Laboratory studies were significant for a leukocyte count of 13,200/µL, with 85% neutrophils. Arterial blood gas analysis on room air showed a partial arterial oxygen pressure of 64 mm Hg. Results of serum chemistry, including transaminase levels, were normal. A chest radiograph showed hyperinflated lungs and diffuse nodular infiltrates (Figure 1). The patient was treated with supplemental oxygen, intravenous moxifloxacin, 400 mg daily; ceftriaxone, 1 g every 12 hours; and albuterol and ipratropium every 6 hours.
Blood and sputum cultures were negative, as were test results for HIV antibody and Legionella urinary antigen. After 5 days of therapy, the patient remained febrile and hypoxemic and required supplemental oxygen. A CT scan of the chest showed patchy central-lobular, nodular infiltrates (Figure 2).
On hospital day 7, bronchoscopy with protected brush sampling (PBS) and bronchoalveolar lavage (BAL) of the right middle lobe was performed; Gram stain demonstrated many neutrophils but no organisms. Stains for fungal elements, Mycobacterium, and Pneumocystis jiroveci, as well as cultures for viral and bacterial pathogens, were negative. On hospital day 9, fungal cultures of specimens obtained by BAL and PBS grew a yeast organism, which was identified as B capitatus by conventional methods and morphology, then confirmed by metabolic characteristics.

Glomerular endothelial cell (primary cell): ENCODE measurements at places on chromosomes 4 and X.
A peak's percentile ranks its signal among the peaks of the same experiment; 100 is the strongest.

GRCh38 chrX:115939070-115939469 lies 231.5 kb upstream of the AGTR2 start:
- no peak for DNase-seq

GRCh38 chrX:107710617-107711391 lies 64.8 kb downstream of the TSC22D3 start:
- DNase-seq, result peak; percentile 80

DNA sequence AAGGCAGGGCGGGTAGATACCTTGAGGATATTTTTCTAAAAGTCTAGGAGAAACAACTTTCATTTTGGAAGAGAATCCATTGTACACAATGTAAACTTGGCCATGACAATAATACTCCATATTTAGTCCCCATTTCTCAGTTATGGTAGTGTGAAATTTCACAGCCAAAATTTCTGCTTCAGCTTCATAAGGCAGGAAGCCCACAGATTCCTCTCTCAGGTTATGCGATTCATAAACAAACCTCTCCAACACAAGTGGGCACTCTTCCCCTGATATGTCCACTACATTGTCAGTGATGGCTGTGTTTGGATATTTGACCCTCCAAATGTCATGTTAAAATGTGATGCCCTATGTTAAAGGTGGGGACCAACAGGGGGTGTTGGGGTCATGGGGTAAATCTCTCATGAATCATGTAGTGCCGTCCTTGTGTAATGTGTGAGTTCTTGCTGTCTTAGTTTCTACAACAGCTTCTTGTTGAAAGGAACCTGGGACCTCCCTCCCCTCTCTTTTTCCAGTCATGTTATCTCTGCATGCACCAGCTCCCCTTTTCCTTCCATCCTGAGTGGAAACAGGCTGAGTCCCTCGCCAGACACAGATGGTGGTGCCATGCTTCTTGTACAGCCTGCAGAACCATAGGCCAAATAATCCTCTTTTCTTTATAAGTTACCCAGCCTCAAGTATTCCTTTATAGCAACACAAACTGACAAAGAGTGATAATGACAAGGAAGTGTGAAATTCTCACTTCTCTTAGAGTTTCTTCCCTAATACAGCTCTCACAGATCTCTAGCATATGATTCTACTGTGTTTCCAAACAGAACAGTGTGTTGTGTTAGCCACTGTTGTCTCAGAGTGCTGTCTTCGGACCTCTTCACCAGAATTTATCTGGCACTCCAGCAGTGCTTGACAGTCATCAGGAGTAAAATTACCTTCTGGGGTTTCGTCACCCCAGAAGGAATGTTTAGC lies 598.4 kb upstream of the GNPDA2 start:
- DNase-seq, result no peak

All antibiotics were discontinued, and the patient was given voriconazole, 200 mg daily; he completed a 7-day course in the hospital. He became afebrile and was weaned off oxygen, and his cough and dyspnea improved. Two acid-fast bacilli cultures (BAL fluid and sputum) grew Mycobacterium avium-intracellulare (MAI), but the patient was not treated for MAI infection. He was discharged on a 14-day regimen of voriconazole.